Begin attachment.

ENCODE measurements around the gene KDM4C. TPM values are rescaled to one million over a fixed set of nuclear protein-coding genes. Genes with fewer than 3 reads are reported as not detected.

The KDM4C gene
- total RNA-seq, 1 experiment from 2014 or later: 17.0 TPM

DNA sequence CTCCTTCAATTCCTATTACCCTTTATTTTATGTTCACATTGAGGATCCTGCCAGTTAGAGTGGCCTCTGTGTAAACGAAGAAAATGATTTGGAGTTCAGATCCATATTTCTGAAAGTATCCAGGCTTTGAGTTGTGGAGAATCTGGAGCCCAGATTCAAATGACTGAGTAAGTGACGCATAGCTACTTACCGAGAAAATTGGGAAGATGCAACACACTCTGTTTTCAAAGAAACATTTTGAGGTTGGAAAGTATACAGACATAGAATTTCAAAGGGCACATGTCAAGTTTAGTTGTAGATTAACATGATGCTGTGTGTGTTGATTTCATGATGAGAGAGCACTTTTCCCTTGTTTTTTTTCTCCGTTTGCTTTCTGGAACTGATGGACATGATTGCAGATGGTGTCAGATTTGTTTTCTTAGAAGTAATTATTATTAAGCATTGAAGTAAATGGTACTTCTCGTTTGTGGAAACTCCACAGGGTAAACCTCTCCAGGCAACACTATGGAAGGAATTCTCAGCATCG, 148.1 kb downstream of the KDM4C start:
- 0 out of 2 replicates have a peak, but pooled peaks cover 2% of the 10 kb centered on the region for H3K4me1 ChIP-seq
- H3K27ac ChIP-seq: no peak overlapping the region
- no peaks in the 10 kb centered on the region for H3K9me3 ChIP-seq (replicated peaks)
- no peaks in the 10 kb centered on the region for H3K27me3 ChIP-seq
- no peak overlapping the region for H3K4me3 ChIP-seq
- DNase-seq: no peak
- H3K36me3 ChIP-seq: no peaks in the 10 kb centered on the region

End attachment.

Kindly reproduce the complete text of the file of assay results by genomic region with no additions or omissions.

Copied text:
ENCODE measurements around the gene KDM4C. TPM values are rescaled to one million over a fixed set of nuclear protein-coding genes. Genes with fewer than 3 reads are reported as not detected.

The KDM4C gene
- total RNA-seq, 1 experiment from 2014 or later: 17.0 TPM

DNA sequence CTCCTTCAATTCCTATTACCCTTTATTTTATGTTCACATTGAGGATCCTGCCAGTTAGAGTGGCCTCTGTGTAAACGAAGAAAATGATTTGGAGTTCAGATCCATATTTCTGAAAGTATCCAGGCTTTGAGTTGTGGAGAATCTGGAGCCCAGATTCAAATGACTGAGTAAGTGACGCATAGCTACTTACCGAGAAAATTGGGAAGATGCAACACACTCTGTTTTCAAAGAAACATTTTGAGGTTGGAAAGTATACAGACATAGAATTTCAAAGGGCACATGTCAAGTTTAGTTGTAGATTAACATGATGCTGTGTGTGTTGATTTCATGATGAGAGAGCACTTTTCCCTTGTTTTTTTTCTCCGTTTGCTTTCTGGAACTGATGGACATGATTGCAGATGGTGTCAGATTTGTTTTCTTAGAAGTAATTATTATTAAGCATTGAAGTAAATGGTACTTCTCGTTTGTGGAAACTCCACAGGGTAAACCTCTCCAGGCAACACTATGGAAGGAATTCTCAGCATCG, 148.1 kb downstream of the KDM4C start:
- 0 out of 2 replicates have a peak, but pooled peaks cover 2% of the 10 kb centered on the region for H3K4me1 ChIP-seq
- H3K27ac ChIP-seq: no peak overlapping the region
- no peaks in the 10 kb centered on the region for H3K9me3 ChIP-seq (replicated peaks)
- no peaks in the 10 kb centered on the region for H3K27me3 ChIP-seq
- no peak overlapping the region for H3K4me3 ChIP-seq
- DNase-seq: no peak
- H3K36me3 ChIP-seq: no peaks in the 10 kb centered on the region